Why Eating Disorder Recovery Does Not End with Treatment

Contributor: Staff at Timberline Knolls Residential Treatment Center

Seeking professional care for an eating disorder is a crucial first step toward achieving a healthier version of yourself. But, recovery from an eating disorder often does not end with treatment. To reduce your risk for relapse as you transition back to your daily life, it can be highly beneficial to develop a network of aftercare support to ensure that you have the resources you need to experience continued success.

Life After Eating Disorder Treatment

When you seek treatment for an eating disorder, you will likely experience a lot of structure, whether through programming, meal planning, or support from staff, family, and peers. With all these tools and support available, it can be much easier to stay on track with your recovery goals when you are in the healing environment of an eating disorder treatment facility.

But once you leave the structured atmosphere of treatment, the transition back to daily life can be challenging. Your schedule may be less predictable, making it more difficult to plan your meals. You will also likely be around more people — whether at work, at school, or in your community — who don’t have experience with or understand what it’s like to be in recovery from an eating disorder.

Life outside of the eating disorder treatment environment can be rife with potential relapse triggers, and it can seem awfully overwhelming when you first transition back to your daily life. But relapse is not inevitable. By planning for your aftercare, you can create a toolkit of aftercare support resources to help you navigate life after treatment.

The Importance of Aftercare Support

Before you transition out of an eating disorder treatment program, your care team will develop an aftercare plan that they will personalize to your specific challenges and recovery goals. This plan will include recommendations for step-down care, such as an intensive outpatient program or a referral to a local therapist in your area, along with other resources you can use to continue your progress. These resources might include:

  • A referral to a dietitian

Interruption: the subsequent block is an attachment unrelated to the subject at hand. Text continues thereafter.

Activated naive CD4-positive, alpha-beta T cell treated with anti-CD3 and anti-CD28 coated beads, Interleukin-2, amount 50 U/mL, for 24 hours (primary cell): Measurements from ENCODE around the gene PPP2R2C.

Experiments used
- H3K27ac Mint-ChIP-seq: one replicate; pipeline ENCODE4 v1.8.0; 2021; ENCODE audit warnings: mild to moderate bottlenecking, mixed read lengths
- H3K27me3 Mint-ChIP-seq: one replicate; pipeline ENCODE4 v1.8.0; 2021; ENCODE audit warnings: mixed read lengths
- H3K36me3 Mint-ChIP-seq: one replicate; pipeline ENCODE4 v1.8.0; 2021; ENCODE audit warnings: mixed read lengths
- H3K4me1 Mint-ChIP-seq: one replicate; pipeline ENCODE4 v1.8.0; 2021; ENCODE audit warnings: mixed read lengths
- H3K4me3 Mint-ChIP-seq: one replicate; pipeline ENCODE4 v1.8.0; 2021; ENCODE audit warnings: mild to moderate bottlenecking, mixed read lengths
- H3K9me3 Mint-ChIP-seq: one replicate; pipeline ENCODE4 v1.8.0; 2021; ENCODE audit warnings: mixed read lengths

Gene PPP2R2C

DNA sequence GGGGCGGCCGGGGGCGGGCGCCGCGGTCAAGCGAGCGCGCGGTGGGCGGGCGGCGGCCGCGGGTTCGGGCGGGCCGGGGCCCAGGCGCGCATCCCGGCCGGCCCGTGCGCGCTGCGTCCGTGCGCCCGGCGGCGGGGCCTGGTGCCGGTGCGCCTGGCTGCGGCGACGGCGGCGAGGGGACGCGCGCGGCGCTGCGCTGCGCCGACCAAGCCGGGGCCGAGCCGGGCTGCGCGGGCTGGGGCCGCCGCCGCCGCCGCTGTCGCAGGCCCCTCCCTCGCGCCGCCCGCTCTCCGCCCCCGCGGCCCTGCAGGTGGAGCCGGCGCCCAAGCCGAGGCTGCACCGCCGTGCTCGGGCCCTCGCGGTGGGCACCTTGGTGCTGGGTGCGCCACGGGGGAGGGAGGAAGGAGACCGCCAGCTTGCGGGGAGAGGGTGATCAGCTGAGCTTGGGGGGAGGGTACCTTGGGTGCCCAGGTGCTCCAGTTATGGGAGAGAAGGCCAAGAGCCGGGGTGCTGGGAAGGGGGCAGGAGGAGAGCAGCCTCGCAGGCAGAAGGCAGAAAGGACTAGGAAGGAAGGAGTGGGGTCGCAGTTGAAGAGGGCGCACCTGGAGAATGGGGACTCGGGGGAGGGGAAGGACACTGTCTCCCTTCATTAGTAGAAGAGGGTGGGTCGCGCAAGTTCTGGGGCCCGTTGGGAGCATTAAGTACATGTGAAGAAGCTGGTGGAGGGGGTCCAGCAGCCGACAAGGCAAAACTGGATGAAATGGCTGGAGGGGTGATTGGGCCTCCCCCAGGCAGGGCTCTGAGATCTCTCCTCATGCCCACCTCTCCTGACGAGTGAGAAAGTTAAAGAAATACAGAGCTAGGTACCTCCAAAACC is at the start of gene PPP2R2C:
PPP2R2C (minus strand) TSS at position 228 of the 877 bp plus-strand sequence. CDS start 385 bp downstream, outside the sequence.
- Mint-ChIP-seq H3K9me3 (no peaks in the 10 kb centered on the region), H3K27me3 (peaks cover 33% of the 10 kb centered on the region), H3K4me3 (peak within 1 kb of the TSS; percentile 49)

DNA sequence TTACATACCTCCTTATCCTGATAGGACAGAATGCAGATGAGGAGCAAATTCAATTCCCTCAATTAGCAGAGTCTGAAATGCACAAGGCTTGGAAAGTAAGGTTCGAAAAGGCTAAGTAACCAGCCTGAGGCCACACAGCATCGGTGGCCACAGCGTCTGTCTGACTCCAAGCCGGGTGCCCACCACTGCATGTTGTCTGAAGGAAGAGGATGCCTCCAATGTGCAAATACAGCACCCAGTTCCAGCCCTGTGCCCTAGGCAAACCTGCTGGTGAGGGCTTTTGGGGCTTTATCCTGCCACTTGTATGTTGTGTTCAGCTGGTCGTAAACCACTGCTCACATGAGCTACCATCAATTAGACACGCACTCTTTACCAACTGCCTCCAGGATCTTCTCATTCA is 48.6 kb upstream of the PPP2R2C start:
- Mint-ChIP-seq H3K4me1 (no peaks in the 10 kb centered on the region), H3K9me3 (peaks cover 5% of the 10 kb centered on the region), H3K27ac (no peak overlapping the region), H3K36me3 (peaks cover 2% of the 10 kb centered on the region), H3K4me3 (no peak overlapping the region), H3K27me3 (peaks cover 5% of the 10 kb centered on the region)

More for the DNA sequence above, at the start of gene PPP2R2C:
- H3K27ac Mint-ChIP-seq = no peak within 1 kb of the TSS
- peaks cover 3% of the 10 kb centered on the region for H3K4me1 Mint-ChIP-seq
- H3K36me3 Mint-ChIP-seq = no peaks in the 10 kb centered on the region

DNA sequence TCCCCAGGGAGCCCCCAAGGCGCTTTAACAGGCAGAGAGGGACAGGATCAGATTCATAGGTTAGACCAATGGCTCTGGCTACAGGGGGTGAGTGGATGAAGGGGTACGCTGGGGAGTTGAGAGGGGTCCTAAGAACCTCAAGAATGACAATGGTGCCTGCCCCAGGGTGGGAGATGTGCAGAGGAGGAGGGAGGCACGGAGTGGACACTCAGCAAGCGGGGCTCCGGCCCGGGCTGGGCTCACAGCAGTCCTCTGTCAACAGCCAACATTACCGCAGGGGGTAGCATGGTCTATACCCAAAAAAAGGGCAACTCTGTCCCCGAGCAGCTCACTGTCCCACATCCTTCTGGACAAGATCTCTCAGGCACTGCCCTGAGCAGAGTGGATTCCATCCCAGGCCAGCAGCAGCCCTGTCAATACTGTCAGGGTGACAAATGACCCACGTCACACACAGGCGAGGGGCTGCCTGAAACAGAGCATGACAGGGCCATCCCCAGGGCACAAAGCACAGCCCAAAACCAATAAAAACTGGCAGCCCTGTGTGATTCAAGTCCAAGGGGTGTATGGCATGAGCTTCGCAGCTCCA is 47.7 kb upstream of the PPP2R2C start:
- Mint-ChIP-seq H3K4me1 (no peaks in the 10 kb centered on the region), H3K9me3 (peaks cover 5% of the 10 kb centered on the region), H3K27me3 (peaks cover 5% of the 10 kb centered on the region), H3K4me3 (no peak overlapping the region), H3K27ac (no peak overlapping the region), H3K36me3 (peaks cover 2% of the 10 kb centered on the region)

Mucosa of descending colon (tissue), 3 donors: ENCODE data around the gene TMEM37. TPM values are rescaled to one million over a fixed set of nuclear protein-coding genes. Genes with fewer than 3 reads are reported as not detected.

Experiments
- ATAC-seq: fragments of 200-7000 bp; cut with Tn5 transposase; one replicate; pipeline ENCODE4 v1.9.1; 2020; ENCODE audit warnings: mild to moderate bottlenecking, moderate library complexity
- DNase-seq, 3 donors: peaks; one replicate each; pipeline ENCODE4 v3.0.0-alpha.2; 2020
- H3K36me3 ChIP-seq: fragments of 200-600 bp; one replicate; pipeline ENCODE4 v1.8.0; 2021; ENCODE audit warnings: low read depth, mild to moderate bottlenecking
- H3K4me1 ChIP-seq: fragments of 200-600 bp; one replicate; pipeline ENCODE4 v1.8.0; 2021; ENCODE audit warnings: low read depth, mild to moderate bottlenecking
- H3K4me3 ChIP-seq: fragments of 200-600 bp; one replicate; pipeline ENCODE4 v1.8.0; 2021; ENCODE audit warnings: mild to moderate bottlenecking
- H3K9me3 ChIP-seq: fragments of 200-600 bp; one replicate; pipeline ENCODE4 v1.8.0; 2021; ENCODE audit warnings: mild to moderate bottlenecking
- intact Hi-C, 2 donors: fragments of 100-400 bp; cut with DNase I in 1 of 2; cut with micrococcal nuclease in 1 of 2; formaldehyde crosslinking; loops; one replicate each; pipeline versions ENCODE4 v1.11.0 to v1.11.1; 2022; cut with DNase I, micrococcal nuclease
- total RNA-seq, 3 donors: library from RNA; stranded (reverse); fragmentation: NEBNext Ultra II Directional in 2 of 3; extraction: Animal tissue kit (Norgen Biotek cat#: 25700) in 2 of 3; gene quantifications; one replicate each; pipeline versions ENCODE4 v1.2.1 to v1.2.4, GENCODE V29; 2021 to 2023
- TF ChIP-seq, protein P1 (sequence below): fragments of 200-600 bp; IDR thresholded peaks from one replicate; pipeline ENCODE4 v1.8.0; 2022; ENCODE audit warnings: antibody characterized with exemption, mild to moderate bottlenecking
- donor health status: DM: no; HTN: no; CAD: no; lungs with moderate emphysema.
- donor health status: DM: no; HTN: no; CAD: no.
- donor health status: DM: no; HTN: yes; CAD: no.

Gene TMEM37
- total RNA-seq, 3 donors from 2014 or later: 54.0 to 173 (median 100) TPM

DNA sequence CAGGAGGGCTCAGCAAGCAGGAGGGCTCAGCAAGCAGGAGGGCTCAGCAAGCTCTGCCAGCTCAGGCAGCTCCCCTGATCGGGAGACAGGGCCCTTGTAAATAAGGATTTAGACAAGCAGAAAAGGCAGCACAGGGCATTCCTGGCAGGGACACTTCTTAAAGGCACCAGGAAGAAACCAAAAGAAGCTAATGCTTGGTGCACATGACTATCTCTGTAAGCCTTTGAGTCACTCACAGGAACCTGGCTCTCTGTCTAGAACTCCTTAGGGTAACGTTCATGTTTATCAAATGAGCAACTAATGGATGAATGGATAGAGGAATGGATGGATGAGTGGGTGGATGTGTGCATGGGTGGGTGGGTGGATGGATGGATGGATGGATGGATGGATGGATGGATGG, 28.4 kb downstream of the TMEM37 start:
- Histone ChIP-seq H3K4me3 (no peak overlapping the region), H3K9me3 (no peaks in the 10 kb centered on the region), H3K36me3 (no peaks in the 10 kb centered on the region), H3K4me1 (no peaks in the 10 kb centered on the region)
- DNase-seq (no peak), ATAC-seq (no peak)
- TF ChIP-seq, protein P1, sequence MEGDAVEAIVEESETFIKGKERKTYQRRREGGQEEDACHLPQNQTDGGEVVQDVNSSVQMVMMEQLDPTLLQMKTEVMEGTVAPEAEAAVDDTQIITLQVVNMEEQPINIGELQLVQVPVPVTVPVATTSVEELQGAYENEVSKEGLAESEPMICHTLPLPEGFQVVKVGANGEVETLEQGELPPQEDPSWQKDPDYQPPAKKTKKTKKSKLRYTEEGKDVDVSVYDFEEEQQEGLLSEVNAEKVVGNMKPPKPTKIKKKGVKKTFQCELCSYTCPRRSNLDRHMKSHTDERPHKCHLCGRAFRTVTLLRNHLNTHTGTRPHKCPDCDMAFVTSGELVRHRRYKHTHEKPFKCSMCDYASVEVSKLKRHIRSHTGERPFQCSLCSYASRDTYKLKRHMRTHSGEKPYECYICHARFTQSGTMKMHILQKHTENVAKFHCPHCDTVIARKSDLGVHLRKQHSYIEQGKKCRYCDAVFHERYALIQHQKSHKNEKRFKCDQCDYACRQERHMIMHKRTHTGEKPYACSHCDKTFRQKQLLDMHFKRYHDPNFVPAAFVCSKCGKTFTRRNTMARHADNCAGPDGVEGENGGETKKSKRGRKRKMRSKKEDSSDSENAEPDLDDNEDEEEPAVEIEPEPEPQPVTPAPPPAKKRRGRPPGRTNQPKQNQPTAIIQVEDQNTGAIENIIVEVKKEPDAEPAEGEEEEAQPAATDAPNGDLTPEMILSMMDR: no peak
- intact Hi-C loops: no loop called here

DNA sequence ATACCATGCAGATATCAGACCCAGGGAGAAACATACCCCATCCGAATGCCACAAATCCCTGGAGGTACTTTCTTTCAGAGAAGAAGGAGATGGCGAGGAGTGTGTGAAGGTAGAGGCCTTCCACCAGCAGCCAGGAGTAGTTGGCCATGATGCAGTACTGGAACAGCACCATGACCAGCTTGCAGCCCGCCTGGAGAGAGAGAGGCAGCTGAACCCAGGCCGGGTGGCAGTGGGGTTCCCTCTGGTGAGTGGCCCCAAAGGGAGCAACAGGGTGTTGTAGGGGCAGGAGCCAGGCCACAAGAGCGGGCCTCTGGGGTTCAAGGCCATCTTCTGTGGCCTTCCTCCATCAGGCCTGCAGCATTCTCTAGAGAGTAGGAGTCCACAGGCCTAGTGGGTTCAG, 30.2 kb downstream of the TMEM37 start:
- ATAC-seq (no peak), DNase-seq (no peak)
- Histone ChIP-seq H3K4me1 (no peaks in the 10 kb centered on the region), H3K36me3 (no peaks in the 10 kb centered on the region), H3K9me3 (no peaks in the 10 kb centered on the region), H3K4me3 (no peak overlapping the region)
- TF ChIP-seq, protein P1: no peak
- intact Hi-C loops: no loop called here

• Local eating disorder support groups
  • Alumni support groups
  • Recovery-focused friends and family members

Even though you might feel like you’re in an excellent place in your recovery, following this aftercare plan is essential to maintaining that success well into the future. The next level of care you transition to will help you strengthen the behavior changes you made and the tools you developed while in residential treatment for an eating disorder. And you can continue your progress in any areas you and your care team might have felt needed further exploration.

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The days, months, and even years after treatment for an eating disorder can trigger the compulsion to engage in disordered eating behaviors. You may experience a highly stressful event in your life, be suddenly unable to exercise because of an illness or injury, or start spending more time around an exceptionally thin person. Whatever the trigger, having an aftercare plan in place can better prepare you to manage those urges and maintain your recovery.

Healing from an eating disorder is a journey that often requires many steps along the way. Aftercare is simply a part of the trip that helps you ensure that the train stays on the tracks.

About Our Sponsor:

Timberline Knolls bannerTimberline Knolls Residential Treatment Center, which is located in suburban Chicago, Illinois, provides comprehensive, personalized services in a supportive, gender-specific environment for adolescent girls and adult women who have developed eating disorders, substance use disorders, and certain co-occurring mental health concerns, including depressive disorders. Treatment options at Timberline Knolls include residential care and partial hospitalization. Additional features include specialized faith-based services, family support, and a robust alumnae program.

The opinions and views of our guest contributors are shared to provide a broad perspective of eating disorders. These are not necessarily the views of Eating Disorder Hope, but an effort to offer a discussion of various issues by different concerned individuals.

We at Eating Disorder Hope understand that eating disorders result from a combination of environmental and genetic factors. If you or a loved one are suffering from an eating disorder, please know that there is hope for you, and seek immediate professional help.

Reviewed & Approved on March 11, 2020, by Jacquelyn Ekern MS, LPC
Published March 11, 2020, on EatingDisorderHope.com

About Baxter Ekern

Baxter is the Vice President of Ekern Enterprises, Inc. He is responsible for the operations of Eating Disorder Hope and ensuring that the website is functioning smoothly.